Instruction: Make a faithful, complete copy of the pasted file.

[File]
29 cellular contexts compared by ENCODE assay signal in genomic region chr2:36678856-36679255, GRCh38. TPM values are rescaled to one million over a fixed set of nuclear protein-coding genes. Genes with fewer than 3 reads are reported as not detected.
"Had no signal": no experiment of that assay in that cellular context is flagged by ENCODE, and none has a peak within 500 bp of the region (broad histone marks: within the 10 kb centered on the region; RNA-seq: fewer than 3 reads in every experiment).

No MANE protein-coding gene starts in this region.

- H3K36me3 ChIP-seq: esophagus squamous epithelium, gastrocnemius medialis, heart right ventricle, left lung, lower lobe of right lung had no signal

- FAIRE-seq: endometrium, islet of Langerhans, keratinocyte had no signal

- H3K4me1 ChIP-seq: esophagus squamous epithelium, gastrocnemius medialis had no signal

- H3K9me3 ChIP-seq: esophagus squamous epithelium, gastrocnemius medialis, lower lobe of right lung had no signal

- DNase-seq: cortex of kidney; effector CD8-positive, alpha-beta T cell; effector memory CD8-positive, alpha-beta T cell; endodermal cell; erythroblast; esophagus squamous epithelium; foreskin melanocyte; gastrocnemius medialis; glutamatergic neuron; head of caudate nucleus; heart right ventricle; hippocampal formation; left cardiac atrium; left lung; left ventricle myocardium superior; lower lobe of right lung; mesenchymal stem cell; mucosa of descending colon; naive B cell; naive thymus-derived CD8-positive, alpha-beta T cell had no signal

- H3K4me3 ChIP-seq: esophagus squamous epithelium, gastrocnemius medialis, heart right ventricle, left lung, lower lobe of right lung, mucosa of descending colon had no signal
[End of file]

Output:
29 cellular contexts compared by ENCODE assay signal in genomic region chr2:36678856-36679255, GRCh38. TPM values are rescaled to one million over a fixed set of nuclear protein-coding genes. Genes with fewer than 3 reads are reported as not detected.
"Had no signal": no experiment of that assay in that cellular context is flagged by ENCODE, and none has a peak within 500 bp of the region (broad histone marks: within the 10 kb centered on the region; RNA-seq: fewer than 3 reads in every experiment).

No MANE protein-coding gene starts in this region.

- H3K36me3 ChIP-seq: esophagus squamous epithelium, gastrocnemius medialis, heart right ventricle, left lung, lower lobe of right lung had no signal

- FAIRE-seq: endometrium, islet of Langerhans, keratinocyte had no signal

- H3K4me1 ChIP-seq: esophagus squamous epithelium, gastrocnemius medialis had no signal

- H3K9me3 ChIP-seq: esophagus squamous epithelium, gastrocnemius medialis, lower lobe of right lung had no signal

- DNase-seq: cortex of kidney; effector CD8-positive, alpha-beta T cell; effector memory CD8-positive, alpha-beta T cell; endodermal cell; erythroblast; esophagus squamous epithelium; foreskin melanocyte; gastrocnemius medialis; glutamatergic neuron; head of caudate nucleus; heart right ventricle; hippocampal formation; left cardiac atrium; left lung; left ventricle myocardium superior; lower lobe of right lung; mesenchymal stem cell; mucosa of descending colon; naive B cell; naive thymus-derived CD8-positive, alpha-beta T cell had no signal

- H3K4me3 ChIP-seq: esophagus squamous epithelium, gastrocnemius medialis, heart right ventricle, left lung, lower lobe of right lung, mucosa of descending colon had no signal